AUPQ: How Do You Deal With Writerly Envy?

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Today’s Ask Us Pub Questions is from Zainab. Zainab says: My question has to do with writerly envy. How to keep being happy for your buddies who hit milestones on their path to publication when you’re still far behind.

While we collectively agree this is a tough question that involves some gut-spilling(!!!), we’ve chosen to answer honestly for writers on the path to publication. 🙂

I took up running in 2020 while the world was being pressed by The Panini. While I’m far more conditioned now than when I first started, resentment is still a huge struggle for me. I’m quick to envy people who pass me, who go ten miles a day effortlessly, whose athleisure is nicer than mine, fill-in-the-blank.

I’ve started repeating a saying to myself whenever the ugly, green jealousy monster rears its head: It’s not a race, it’s a run. I’m not in competition with any of these people. They’re out there trying to achieve the same things I am. It’s been a real perspective saver for me.

It bubbles over into my writing journey as well. It’s pretty much that scene in tick, tick… BOOM! where Jonathan Larson is screaming about how Stephen Sondheim was 27 when his first play hit Broadway, yet he’s still workshopping his musical at 30. Ultimately, the same thing that applies when I see other runners passing me is true of my publishing dreams: it’s not a race, it’s a run.

We’re all trying to make it, and sure, some journeys will be easier than others—magic happens sometimes. That doesn’t make what you bring to the table any less valid. Your friend who just signed their publishing deal may not have been on the track as long as you, but they are huffing and puffing towards the same finish line. There’s joy in being able to high-five one another along the way.

—Sarah, all things YA!

I wrote a blog post about jealousy and the writing community on my blog, but that was mostly a rant, hehe. In answer to this awesome question (thanks for sharing this with us, Zainab), however, I’ll just bring in a few points from the end of the post. I believe jealousy and envy might be a bit different in this context but I feel these are actionable ways to combat active jealousy/envy.

“It’s almost impossible not to feel a tiny twinge when someone close to you attains a height that you’ve been struggling to reach for months or years. But feeling and bearing a twinge gracefully is FAR better than allowing that jealousy to overcome you. Because:

One: The fact that someone got an agent faster than you doesn’t mean that you never will. In fact, your life, your journey, is going to proceed just as it ought to regardless.

Two: The fact that they have a book deal first doesn’t mean you won’t become a super successful author in your own time. (You totally can!)

Three: Chances are that if you discovered the trials these writers had to endure to achieve their current successes, your jealousy would fly out the window. Swiftly replaced by empathy or admiration. Why? Because we only see the good side of things on social media and rarely ever the sweat and tears that most times propels progress.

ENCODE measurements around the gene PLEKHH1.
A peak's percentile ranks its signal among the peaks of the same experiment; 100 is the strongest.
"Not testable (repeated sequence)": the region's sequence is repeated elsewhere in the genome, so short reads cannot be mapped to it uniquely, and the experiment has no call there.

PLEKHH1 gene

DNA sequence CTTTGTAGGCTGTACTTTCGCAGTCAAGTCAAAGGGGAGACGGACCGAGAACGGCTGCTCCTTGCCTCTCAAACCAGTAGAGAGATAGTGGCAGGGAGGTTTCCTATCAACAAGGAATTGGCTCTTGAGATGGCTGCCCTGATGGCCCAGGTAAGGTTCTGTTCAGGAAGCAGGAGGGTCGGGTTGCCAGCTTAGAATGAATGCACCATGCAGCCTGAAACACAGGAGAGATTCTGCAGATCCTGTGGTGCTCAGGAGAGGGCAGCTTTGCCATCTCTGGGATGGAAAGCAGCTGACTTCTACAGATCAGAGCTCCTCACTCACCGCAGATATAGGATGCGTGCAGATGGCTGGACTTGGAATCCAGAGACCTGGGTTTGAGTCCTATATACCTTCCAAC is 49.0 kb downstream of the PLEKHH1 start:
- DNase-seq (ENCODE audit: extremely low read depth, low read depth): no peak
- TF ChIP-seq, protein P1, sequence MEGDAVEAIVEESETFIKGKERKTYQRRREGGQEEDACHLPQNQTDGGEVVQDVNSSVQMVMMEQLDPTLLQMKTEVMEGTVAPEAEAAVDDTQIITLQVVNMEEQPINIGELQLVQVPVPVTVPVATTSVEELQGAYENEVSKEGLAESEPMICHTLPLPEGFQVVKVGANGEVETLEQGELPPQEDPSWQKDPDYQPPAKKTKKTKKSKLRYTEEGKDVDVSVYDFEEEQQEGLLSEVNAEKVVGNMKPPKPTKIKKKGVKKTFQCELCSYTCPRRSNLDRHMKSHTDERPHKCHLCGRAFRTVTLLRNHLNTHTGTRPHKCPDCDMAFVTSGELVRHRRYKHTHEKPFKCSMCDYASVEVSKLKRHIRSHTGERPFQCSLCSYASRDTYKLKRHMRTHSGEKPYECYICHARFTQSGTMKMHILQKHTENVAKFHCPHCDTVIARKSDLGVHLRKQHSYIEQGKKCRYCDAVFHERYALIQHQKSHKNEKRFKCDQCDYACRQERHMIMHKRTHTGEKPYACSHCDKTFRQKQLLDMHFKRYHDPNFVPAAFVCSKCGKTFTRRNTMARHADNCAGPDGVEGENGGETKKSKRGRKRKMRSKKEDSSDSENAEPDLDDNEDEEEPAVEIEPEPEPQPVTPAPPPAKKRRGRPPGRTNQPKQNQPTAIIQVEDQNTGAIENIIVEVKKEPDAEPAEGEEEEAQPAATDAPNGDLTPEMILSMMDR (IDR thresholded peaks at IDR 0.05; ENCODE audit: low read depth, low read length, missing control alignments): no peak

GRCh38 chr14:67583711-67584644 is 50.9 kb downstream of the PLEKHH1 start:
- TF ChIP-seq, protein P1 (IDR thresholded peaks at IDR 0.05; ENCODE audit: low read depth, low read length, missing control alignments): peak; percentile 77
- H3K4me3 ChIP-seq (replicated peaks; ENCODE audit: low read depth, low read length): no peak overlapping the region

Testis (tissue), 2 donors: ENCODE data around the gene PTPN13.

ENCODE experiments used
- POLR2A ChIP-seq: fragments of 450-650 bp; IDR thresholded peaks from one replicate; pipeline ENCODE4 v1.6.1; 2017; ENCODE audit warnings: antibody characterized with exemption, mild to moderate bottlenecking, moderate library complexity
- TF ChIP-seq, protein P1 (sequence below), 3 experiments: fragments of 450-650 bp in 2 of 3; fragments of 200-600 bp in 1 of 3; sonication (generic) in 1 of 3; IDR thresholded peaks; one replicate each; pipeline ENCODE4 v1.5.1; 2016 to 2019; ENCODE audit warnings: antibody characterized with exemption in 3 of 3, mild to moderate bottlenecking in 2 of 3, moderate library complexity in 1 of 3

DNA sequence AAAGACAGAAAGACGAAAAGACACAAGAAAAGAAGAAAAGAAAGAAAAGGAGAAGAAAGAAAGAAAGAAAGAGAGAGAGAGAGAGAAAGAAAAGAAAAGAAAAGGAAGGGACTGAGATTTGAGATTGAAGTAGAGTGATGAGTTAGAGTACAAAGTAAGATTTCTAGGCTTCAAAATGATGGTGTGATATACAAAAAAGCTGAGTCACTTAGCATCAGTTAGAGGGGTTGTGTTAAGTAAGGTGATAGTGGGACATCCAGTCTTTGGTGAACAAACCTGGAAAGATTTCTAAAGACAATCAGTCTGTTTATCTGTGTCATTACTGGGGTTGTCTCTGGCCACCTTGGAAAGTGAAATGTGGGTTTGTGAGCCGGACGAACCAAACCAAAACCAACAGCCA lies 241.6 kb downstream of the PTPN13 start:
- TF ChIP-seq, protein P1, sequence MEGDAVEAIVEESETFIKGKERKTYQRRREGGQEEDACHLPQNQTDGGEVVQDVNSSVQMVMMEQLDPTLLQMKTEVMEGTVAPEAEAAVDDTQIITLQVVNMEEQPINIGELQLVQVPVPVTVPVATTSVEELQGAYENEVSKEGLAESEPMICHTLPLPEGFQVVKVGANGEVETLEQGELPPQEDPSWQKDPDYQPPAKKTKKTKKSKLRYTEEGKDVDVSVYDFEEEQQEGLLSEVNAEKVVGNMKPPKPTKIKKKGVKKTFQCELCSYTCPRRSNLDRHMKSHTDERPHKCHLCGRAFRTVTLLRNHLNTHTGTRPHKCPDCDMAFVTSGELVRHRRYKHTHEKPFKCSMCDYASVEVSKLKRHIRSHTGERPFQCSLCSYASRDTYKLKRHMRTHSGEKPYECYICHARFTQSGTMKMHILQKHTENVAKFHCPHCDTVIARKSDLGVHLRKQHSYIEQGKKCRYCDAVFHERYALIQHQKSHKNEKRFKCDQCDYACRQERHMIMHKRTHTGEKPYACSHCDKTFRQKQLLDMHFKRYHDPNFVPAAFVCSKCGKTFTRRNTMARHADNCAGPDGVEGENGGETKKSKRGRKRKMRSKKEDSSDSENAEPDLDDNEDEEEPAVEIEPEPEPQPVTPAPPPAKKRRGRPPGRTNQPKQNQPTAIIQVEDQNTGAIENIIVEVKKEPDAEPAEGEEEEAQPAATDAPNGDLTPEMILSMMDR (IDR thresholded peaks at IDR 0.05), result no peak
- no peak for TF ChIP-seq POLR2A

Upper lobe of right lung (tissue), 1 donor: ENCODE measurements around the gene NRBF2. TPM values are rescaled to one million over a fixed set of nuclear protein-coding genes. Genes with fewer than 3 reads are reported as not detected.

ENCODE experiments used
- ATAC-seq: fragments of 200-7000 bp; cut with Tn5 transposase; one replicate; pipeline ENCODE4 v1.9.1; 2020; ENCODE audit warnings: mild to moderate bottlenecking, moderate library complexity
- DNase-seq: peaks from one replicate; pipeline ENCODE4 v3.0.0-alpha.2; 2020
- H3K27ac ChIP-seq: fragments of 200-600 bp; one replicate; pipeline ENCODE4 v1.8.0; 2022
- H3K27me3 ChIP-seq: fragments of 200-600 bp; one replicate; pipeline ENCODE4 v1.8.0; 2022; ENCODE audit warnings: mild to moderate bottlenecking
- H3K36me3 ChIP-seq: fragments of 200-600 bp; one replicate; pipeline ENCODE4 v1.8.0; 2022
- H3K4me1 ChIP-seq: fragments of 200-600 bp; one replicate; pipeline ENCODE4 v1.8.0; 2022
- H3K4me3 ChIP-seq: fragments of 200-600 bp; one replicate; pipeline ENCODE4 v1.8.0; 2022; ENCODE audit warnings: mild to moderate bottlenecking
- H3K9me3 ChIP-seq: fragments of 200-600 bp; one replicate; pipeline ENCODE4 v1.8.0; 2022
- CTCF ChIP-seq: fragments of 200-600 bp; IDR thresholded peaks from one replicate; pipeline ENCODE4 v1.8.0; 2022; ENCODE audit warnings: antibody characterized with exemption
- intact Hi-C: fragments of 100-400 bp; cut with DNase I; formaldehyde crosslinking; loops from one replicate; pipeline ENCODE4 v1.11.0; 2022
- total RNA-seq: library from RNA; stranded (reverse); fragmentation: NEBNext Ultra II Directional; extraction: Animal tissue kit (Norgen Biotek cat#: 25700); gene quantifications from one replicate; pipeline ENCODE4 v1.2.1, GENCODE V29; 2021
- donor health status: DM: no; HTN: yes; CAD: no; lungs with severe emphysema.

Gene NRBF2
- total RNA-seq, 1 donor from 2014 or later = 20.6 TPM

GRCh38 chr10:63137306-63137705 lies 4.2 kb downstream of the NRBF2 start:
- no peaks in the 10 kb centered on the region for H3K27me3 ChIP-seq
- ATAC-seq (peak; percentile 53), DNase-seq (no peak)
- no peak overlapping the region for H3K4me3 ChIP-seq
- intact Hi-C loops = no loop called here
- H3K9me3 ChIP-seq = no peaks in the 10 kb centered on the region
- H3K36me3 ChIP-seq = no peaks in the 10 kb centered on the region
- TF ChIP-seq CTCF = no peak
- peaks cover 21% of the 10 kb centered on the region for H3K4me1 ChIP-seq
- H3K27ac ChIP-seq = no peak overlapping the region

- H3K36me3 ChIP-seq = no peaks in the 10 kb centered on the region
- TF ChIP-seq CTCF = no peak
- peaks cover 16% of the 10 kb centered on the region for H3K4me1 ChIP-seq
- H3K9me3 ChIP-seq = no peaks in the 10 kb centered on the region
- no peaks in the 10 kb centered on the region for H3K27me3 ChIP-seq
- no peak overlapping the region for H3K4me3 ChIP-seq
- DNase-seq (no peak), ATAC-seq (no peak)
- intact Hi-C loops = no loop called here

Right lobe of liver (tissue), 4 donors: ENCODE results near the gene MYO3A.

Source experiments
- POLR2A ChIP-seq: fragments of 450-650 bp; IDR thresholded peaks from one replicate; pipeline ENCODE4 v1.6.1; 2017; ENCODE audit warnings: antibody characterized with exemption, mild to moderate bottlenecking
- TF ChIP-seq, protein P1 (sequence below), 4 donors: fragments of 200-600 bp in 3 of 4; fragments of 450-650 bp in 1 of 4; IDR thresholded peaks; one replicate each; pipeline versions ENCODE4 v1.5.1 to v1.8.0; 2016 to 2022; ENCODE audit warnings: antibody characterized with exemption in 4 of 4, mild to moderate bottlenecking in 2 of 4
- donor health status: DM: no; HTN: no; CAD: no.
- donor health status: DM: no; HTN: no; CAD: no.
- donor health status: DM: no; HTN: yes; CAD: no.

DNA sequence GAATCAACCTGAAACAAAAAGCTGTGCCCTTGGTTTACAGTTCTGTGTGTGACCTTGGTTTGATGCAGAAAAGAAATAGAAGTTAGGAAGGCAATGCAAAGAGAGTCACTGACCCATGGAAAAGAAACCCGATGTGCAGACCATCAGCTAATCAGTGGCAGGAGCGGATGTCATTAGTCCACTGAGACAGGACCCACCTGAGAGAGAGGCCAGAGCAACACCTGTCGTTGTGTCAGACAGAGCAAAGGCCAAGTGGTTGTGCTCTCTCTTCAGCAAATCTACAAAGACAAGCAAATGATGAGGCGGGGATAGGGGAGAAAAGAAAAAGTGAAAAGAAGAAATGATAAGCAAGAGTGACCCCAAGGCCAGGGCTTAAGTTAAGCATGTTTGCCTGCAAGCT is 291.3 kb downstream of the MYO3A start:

Four: Jealousy can make us super unproductive. Usually it comes with depression and self-doubt and sadness. And to reach that publishing goal, productivity is key.

Five: Jealousy can make people do horrible things. Things that can seriously hurt someone else or blow up in your face. Things that you don’t want on your conscience or record.”

I think I don’t experience writerly envy much because right now, my eyes are fixed intently on the prize, and on little else. But there was a happening after I wrote this post that had me referring to this list to get over the twinge of the green monster—and it worked.

—Lucia, The Fantasy and Regency Writer!

This is a good question! To be honest, it took me some time to realize that the journey to publication is not one, but many; and that each person has their own particular way of achieving the goal of getting published.

I began writing on 2018 and my debut book is getting published on October 2022 (yay!). Through these years, I’ve seen writer friends create amazing stories, get agents or mentorships, and strike book deals. To be honest, sometimes I couldn’t help to feel anxious about it. It’s not that I wasn’t happy about their success, but it made me worry it would never happen to me and that somehow I’d be left behind. It was then when I wondered if there was something lacking with my writing, with my ideas, and ultimately with me. It sometimes stressed me to watch other writers living their dreams while I tried hard but couldn’t. However, that feeling was more about me and how desperately I wanted to join their success, and not that I didn’t want them to get it.

Now I know each of us has a story to tell, whether it’s a picture book or a novel, and it’s funny how everything gets together when the time is right. For example, my book Santiago’s Dinosaurios was queried as a different story for months, without getting any “YES!”. Eventually, after many rejections I decided to step back and revise (quite a bit, actually). After that, on a Twitter event an editor was interested on it and believed in it (and in me!). The same happened with my agent. For a long time I queried agents without being successful until I finally wrote the story that made it happen for me. It was a matter of time, of creating the right story.